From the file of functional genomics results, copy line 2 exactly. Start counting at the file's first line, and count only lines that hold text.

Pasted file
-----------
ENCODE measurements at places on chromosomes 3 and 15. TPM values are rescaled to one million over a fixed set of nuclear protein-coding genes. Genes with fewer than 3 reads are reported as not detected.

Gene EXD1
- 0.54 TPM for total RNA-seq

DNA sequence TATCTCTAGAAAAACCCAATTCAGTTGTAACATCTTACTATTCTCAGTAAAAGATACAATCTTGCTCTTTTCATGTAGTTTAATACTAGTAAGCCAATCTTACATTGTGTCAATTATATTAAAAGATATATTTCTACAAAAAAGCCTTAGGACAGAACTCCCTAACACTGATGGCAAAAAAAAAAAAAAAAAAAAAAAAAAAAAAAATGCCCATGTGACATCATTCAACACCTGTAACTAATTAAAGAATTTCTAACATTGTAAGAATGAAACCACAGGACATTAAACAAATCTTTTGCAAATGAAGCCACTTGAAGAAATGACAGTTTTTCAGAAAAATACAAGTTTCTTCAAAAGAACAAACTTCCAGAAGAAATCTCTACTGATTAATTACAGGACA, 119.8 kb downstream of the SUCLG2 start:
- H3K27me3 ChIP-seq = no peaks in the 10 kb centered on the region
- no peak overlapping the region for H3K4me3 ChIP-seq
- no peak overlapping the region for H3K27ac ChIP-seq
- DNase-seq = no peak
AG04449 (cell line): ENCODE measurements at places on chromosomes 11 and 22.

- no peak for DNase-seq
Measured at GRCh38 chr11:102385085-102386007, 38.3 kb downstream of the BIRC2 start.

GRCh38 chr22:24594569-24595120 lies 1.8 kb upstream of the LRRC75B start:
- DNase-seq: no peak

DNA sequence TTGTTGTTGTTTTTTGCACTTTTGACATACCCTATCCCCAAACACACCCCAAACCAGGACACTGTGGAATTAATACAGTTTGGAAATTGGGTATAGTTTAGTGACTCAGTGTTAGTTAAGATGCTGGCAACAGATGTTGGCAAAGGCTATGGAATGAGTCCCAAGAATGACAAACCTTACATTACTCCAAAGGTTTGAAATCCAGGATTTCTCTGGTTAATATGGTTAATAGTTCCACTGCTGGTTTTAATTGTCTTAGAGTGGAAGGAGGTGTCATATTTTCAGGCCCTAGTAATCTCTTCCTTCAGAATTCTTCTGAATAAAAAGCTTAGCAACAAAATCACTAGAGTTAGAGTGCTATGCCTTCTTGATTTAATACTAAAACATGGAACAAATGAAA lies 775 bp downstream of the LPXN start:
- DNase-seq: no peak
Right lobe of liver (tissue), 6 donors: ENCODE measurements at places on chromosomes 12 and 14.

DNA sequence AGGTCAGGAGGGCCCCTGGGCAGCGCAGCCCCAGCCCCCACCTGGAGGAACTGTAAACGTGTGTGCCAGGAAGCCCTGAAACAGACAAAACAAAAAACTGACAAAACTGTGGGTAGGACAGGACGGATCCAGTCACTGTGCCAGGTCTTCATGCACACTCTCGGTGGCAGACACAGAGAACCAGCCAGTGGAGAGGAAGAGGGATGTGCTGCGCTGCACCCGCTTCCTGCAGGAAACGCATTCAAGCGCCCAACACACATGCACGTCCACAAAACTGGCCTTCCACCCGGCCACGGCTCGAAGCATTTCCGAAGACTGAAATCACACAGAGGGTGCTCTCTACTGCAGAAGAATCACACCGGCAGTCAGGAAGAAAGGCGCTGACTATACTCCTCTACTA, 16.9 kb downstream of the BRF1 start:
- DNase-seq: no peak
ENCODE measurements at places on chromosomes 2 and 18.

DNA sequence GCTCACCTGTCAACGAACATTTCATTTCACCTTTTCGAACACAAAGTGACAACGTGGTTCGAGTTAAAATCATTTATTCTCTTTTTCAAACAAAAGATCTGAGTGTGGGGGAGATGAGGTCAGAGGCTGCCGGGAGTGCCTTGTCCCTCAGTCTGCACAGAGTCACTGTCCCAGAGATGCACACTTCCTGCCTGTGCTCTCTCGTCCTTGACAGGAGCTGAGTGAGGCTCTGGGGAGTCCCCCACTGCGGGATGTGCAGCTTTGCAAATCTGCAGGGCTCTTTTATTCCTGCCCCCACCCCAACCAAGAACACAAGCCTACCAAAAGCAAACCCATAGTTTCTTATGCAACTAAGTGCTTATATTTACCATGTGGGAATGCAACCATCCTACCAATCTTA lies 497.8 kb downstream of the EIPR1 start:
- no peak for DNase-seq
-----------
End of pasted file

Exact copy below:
Gene EXD1